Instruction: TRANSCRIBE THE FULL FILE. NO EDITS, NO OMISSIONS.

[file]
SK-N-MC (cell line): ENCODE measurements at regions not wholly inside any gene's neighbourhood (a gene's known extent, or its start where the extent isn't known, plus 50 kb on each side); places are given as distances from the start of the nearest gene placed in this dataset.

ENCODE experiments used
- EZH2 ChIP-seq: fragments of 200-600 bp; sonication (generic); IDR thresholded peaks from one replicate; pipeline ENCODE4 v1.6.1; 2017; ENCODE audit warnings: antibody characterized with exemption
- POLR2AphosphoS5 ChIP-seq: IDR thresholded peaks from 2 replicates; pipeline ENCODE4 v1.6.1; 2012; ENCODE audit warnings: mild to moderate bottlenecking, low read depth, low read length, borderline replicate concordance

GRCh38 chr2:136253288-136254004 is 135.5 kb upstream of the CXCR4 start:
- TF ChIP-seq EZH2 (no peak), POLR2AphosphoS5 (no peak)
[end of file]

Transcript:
SK-N-MC (cell line): ENCODE measurements at regions not wholly inside any gene's neighbourhood (a gene's known extent, or its start where the extent isn't known, plus 50 kb on each side); places are given as distances from the start of the nearest gene placed in this dataset.

ENCODE experiments used
- EZH2 ChIP-seq: fragments of 200-600 bp; sonication (generic); IDR thresholded peaks from one replicate; pipeline ENCODE4 v1.6.1; 2017; ENCODE audit warnings: antibody characterized with exemption
- POLR2AphosphoS5 ChIP-seq: IDR thresholded peaks from 2 replicates; pipeline ENCODE4 v1.6.1; 2012; ENCODE audit warnings: mild to moderate bottlenecking, low read depth, low read length, borderline replicate concordance

GRCh38 chr2:136253288-136254004 is 135.5 kb upstream of the CXCR4 start:
- TF ChIP-seq EZH2 (no peak), POLR2AphosphoS5 (no peak)